The only fish I have ever seen caught from a kayak in UK was a 6inch "coalfish" (whatever that is). In Canada however, someone caught a 15 pound sockeye salmon which subsequently fed most of about 24 folk.

M.

Jonathan Theobald
Posts: 124
Joined: Sun Jan 26, 2003 3:43 pm

Fisherman's tale

Post by Jonathan Theobald » Thu Apr 03, 2003 4:11 pm

I had a good time with lake trout on the Kazan in the NW Territories; from an open canoe a 24-incher was both a typical and an easy catch.

My best effort was anything but easy. It was 36 inches and though it didn't put up a great fight it did pull long and hard. I remember thinking: it's a fish! - no, it's a rock - no, it's a fish! and so on, until a tug decided me. After that it took over an hour to haul in, only possible after my paddling partner landed me and I walked 50 yards to the nearest shallows where I could pull the fish in. With no net it was too big to hold and yank out of the water. At the last moment the line snapped and I was in the river on my knees, desperate not to lose it. Primitive stuff.

I never knew the weight but I reckon most fishmongers would have been proud to have had the chance to sell it. The disappointing thing was that having gone to the trouble of pre-packing our food, we were short on kitchen supplies. That lake trout ended up boiled in with powdered milk, dried onions and not much else. I lost track of how the same aluminium pot got used. Epicurean cuisine it was not.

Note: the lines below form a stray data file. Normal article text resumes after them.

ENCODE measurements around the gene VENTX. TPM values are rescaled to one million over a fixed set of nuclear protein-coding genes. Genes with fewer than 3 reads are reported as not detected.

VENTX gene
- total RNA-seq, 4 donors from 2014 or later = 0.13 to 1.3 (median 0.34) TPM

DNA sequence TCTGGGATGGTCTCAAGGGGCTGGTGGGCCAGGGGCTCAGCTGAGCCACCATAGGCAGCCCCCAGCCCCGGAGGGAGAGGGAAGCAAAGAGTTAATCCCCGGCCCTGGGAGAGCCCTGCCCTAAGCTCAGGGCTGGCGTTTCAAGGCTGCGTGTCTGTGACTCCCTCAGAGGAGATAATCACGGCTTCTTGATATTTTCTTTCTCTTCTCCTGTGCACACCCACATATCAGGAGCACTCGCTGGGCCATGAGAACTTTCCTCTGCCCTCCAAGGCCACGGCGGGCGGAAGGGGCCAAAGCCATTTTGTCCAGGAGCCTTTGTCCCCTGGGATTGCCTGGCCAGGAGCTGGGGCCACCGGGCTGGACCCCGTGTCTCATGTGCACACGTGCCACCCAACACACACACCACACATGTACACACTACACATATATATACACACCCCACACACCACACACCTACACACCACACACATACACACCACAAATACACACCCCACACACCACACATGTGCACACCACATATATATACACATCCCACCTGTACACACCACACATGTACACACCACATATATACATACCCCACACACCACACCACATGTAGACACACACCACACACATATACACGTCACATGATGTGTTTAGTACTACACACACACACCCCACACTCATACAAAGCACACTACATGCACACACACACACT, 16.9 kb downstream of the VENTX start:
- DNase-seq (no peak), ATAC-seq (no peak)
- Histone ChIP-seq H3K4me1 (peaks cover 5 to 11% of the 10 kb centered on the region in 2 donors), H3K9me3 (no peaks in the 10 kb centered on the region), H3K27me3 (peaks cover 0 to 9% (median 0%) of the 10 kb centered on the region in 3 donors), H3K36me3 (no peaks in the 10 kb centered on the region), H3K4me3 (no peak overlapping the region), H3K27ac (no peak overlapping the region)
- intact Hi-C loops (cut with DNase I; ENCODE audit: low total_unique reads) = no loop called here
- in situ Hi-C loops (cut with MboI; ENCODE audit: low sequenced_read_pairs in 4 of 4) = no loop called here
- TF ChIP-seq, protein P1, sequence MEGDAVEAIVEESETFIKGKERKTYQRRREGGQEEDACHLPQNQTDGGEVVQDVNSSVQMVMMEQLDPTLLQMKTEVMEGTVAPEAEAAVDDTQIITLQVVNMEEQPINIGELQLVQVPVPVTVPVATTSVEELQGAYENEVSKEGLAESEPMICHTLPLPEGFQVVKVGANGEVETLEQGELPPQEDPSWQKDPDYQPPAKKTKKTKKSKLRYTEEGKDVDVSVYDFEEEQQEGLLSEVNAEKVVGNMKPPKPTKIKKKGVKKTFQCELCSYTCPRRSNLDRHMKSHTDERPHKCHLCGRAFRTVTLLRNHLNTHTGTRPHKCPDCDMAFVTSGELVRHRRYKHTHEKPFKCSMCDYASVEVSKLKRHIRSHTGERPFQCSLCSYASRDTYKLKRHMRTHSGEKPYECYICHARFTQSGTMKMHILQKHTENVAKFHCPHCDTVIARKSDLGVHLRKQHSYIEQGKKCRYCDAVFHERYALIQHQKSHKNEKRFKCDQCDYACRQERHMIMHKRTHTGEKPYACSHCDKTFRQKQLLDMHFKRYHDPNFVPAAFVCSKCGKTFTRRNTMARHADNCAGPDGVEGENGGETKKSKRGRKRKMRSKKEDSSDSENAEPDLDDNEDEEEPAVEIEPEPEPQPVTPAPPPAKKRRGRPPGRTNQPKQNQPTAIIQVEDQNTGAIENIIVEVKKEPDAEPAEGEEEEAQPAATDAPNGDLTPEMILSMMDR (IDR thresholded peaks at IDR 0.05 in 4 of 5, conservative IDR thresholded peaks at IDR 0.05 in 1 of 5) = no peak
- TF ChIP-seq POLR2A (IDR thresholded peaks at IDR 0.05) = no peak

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sub5rider
Posts: 655
Joined: Mon Mar 10, 2003 4:38 pm

Re: Fisherman's tale

Post by sub5rider » Thu Apr 03, 2003 4:19 pm

Ohhh - don't you just get salmon outa those big net shaped thingies that float around in Scottish lochs.... That's where I was planning to source most of me Easter protein.
Nigel (ace self-rescuer, coz I get the practice) Crompton

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Jim
Posts: 13497
Joined: Sun Apr 21, 2002 2:14 pm
Location: Dumbarton

Re: Fisherman's tale

Post by Jim » Thu Apr 03, 2003 5:41 pm

" Ohhh - don't you just get salmon outa those big net shaped thingies that float around in Scottish lochs.... That's where I was planning to source most of me Easter protein."

Well for goodness sake do it under cover of darkness and don't get caught, them there nets are patrolled by big stroppy Norwegians - you would think they actually are vikings rather than their descendants!

Of course the wild Salmon taste better!

JIM

Rockhopper1
Posts: 23
Joined: Thu May 01, 2003 1:10 pm

Catching Mackerel

Post by Rockhopper1 » Thu May 01, 2003 3:43 pm

I use a crab line, large weight and mackerel feathers. Best in summer months for mack/pollack and with sandy bottom or hooks get caught. The most fish I caught in one trip was nine six of these came up in one go - six hooks, six fish. A guy I was with caught 29! Just let the weight go deep (touch the bottom then paddle forward for some speed, then glide and do gentle pulls on the line to jiggle the feathers.

Julian Patrick